Dirty gold and clean cash: South Florida newspaper says a river of gold controlled by drug lords flows through Miami
Gold has become the secret ingredient in the criminal alchemy of Latin American narco-traffickers who make billions turning cocaine into clean cash by exporting the metal to Miami. The United States depends on Latin American gold to feed ravenous demand from its jewelry, bullion and electronics industries. The amount of gold going through Miami every year is equal to roughly 2 percent of the market value of the vast U.S. stockpile in Fort Knox.
But much of that gold comes from outlaw mines deep in the jungle where dangerous chemicals are poisoning rainforests and laborers who toil for scraps of metal, according to human rights watchdogs and industry executives. The environmental damage and human misery mirror the scale of Africa’s “blood diamonds,” experts say, (via the Miami Herald).
Law firm Hogan Lovells accused of ‘whitewash’ investigation into South African government corruption
City law firm Hogan Lovells has been drawn into the growing corruption scandal in South Africa amid allegations it produced a “whitewash” report into claims of money laundering at a government agency. Lord Peter Hain, the former Labour minister and anti-apartheid campaigner, wrote to Britain’s law watchdog the Solicitors Regulation Authority (SRA) on Friday requesting an inquiry into Hogan Lovells’ conduct.
The move threatens to drag the international law firm into the political storm swirling around South Africa’s president Jacob Zuma and close associates the billionaire Gupta family. British firms linked to misconduct by the Guptas have included disgraced PR agency Bell Pottinger – which collapsed after a dirty tricks campaign was exposed – KPMG, which has subsequently cleared out its South African management, and management consultancy McKinsey, (via the Anti-Corruption Digest).
Will new U.K. counter graft strategy make a dent?
Even with the UK government holding its inaugural meeting of the Global Forum on Asset Recovery and launching a new Anti-Corruption Strategy, will this be enough to tackle the flow of criminal proceeds into Britain? (via RUSI).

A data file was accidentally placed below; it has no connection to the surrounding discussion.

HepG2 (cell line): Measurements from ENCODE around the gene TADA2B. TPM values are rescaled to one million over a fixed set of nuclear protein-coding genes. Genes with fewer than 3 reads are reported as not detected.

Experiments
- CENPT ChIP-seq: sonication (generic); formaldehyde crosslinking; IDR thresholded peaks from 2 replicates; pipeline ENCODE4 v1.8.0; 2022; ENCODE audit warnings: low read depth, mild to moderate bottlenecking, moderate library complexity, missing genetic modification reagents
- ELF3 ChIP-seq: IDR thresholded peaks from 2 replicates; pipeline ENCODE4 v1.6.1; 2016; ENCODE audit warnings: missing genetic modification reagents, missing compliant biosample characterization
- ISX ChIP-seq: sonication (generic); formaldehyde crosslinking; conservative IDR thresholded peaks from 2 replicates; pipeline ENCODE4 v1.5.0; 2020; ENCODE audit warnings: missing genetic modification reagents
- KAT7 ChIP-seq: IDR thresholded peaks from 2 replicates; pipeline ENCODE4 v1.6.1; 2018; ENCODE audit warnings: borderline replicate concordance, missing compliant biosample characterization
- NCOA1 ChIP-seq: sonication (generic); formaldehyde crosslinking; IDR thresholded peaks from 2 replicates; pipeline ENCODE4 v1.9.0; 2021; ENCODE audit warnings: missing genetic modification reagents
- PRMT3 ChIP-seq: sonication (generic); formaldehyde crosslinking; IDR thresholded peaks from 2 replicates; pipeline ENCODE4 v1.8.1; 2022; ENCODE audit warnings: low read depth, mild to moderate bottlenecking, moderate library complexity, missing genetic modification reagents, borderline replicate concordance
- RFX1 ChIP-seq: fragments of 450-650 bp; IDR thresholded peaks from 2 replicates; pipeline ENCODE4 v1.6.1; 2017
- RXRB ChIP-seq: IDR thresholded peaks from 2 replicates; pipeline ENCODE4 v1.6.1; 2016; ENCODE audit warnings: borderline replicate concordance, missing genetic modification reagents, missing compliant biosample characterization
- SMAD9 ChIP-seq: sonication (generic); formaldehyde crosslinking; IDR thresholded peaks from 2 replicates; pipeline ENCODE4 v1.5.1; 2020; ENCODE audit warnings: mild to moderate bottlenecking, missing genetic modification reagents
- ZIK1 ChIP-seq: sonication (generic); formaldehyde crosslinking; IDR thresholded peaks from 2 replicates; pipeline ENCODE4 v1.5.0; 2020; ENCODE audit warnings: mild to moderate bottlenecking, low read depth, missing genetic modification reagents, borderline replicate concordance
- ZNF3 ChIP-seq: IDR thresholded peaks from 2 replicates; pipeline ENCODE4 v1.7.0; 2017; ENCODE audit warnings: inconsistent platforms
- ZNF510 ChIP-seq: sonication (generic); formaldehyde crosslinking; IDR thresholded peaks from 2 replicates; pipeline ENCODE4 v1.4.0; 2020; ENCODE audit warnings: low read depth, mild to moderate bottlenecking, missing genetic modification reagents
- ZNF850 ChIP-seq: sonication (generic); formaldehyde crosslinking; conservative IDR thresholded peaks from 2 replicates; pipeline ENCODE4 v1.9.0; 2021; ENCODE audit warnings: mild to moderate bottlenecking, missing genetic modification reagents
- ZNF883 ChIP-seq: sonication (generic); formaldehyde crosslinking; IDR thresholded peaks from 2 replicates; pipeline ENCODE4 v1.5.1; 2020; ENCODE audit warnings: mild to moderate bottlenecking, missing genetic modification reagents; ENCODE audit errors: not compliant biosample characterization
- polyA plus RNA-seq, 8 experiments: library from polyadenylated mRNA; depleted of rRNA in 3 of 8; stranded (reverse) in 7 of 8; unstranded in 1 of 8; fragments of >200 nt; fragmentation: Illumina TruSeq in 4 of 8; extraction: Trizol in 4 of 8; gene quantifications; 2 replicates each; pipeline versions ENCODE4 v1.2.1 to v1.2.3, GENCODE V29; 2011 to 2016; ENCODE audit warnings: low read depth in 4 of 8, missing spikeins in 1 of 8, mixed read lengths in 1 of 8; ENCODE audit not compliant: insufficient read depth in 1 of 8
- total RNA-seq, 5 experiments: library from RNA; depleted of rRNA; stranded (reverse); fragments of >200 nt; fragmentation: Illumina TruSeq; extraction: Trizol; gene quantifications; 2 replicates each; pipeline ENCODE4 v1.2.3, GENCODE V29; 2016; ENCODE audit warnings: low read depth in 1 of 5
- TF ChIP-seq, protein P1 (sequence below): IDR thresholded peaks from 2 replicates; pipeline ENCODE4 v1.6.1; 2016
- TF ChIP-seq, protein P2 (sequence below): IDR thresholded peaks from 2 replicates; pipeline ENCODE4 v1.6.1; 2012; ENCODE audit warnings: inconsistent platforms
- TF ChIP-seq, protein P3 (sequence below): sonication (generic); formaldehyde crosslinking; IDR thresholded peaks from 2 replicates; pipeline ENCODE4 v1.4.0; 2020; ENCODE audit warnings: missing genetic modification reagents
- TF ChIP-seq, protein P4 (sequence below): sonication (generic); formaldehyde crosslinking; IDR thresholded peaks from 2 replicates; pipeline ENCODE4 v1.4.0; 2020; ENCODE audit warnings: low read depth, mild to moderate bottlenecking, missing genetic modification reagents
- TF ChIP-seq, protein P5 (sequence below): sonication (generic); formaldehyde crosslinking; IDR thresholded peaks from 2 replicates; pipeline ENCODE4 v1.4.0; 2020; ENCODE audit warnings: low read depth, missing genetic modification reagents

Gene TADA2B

Corporate anonymity could have benefitted Trump
Did Trump make millions of dollars selling real estate to anonymous, risky buyers? Some say yes, (via Buzzfeed).
U.S. Treasury chief worried that anonymous crypto currencies will become the next ‘Swiss bank account’
U.S. Treasury Secretary Steven Mnuchin said he will work with the Group of 20 nations to prevent cryptocurrencies such as bitcoin from becoming the digital equivalent of an anonymous Swiss bank account, a nod to both the fears around anonymity in both the real and virtual worlds. Under U.S. law, “if you have a wallet to own bitcoins, that company has the same obligation as a bank to know” you as a customer, Mnuchin said. “We can track those activities. The rest of the world doesn’t have that, so one of the things we will be working very closely with the G-20 is making sure that this doesn’t become the Swiss bank account.”
Mnuchin said U.S. authorities, including the Federal Reserve, were studying the pros and cons of issuing digital dollars instead of hard cash, but “the Fed and we don’t think there’s any need for that at this point.” Last year, U.S. federal investigators brought down some of the largest dark net sites on the world wide web, and penalized a virtual currency exchanger for being the nexus point for all manner of scum and villainy that used virtual currencies to pay for drugs and stolen credit card numbers, (via Bloomberg).
ICE raids 100 7-11 stories on immigration fears, Trump says more to come
Federal immigration agents stormed into nearly 100 7-Eleven stores nationwide in an unprecedented search for undocumented workers under President Donald Trump, the Associated Press reported on Wednesday. And Immigration and Customs Enforcement says it is only getting started. “This is what we’re gearing up for this year, and what you’re going to see more and more of is these large-scale compliance inspections, just for starters,” Derek Benner, acting executive associate director for ICE’s Homeland Security Investigations, told the AP. “It’s not going to be limited to large companies or any particular industry, big medium and small. It’s going to be inclusive of everything that we see out there,” (via Newsweek).
Canada more aggressively targeting North Korea
Canadian financial institutions ordered to scrutinize what few transactions are done with North Korea in a bid to up pressure on recalcitrant regime, (via Canadian Business).